Everyone wants to know the release dates of upcoming games

Whenever a new cool game title is announced, I search on the web to find its release date. This way I know when I can expect to get my hands on the game. It seems that I am not alone in doing this. After games are initially announced, often at one gaming conference or another, the web almost instantly fills with articles about it.

Every tiny little gaming related site on the web is keenly aware that there is great interest in news about the new title. They quickly churn out some garbage article about it just to have something to capitalize on this interest. Too often, these articles barely make any sense at all. The unfortunate journalist who had to type it out had no more information than everyone else had at the same time. There are no scoops as the game studio carefully reviewed and released the exact same information to everyone. The only thing the journalist knows is that the article’s headline must contain the name of the game and “release date” and the text must contain a list of other keywords people are likely to search for.

An experienced searcher and consumer of gaming news may try to refine her search by appending “confirmed”, “revealed” or even “officially announced” to their search. Unfortunately, all she will get is the same list of junk articles in a different order. All the gaming sites have figured out that these keywords should be targeted even though they have nothing to add other than to append “not yet” and “still to be” in front of them.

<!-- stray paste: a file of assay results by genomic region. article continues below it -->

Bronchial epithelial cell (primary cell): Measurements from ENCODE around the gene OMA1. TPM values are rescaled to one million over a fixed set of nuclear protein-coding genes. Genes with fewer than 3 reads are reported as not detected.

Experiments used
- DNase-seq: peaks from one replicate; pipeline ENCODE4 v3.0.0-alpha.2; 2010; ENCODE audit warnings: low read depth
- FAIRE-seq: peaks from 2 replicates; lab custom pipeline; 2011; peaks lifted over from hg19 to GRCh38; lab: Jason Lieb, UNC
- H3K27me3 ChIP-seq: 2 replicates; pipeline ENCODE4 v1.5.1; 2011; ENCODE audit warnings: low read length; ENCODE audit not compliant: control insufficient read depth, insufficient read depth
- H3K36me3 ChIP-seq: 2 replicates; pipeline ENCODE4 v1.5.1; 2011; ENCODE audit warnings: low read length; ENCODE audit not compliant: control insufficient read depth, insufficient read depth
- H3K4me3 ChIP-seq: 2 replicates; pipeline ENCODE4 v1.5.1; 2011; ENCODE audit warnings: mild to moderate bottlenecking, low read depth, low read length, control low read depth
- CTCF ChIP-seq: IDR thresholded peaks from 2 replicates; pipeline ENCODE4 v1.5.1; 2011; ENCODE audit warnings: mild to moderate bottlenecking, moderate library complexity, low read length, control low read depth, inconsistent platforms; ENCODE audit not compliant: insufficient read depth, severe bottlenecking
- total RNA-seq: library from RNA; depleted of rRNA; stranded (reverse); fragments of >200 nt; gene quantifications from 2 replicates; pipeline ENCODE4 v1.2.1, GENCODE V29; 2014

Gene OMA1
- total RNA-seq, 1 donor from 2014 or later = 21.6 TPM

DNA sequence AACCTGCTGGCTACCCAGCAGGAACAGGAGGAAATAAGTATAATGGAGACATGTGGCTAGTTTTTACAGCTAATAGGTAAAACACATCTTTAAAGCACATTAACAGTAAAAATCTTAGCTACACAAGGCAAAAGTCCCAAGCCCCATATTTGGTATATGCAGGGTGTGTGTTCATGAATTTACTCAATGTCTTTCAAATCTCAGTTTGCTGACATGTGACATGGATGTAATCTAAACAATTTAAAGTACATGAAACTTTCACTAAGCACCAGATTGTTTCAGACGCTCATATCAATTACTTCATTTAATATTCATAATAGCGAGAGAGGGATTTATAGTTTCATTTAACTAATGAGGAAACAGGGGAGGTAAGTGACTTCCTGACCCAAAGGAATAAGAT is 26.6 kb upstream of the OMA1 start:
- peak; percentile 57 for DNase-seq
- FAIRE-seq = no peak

These page‐view grabbing garbage articles are frustrating to anyone trying to get some actual information. Even after the game actually has gotten an official release date, it can be hard to find it amongst the earlier birds who have dropped their shit all over the web. None of the major search engines seem to be able to weed out this trash.

After the E3 2014 gaming conference, I clicked through some 80 articles on “GTA V for Xbox One release date”. This was some six hours after the announcement that the 9‐months old game would be re‐released for PC, Xbox One, and PlayStation 4. All the articles were of course utter garbage. They had nothing to say other than the fact that it had been announced that the game would be released on the new game consoles. As the game publisher, RockStar Games, has yet to announce the release date — some three months later — it was not surprising that even though the articles’ titles promised information on the release date, it was nowhere to be found. A very small selection of the articles speculated on the release date based on information like the one‐year anniversary for the game’s initial release. Taking another look today, Google News search found 355 articles from just the last 24 hours. Again, the majority were utter garbage and a few were speculative.

I think it’s high time we reconsider how we fund journalism (and bloggers). The focus on mass produced garbage is not helping anyone. Not the websites that publishes them, nor the readers who must suffer through them, nor the advertisers who pay for the whole shebang. Page‐views and advertisements are the wrong metrics and tools. They systemically fail to uphold and value quality. They promote quantity and little else.

The situation with new games’ release dates is just one reoccurring example I have been following. It is in no way unique to this one topic. News on current events are just as filled with trash‐actors as gaming news.

Dedicated gaming news sites have had their chance to corner the informational market. They have blown it again and again. From now on, I believe I will rely on monitoring games’ pages on Wikipedia to stay up to date on their release dates. Wikipedia only asks for 2 USD a year and then usually shuts up. I wouldn’t even have to continuously doubt what happens next … .

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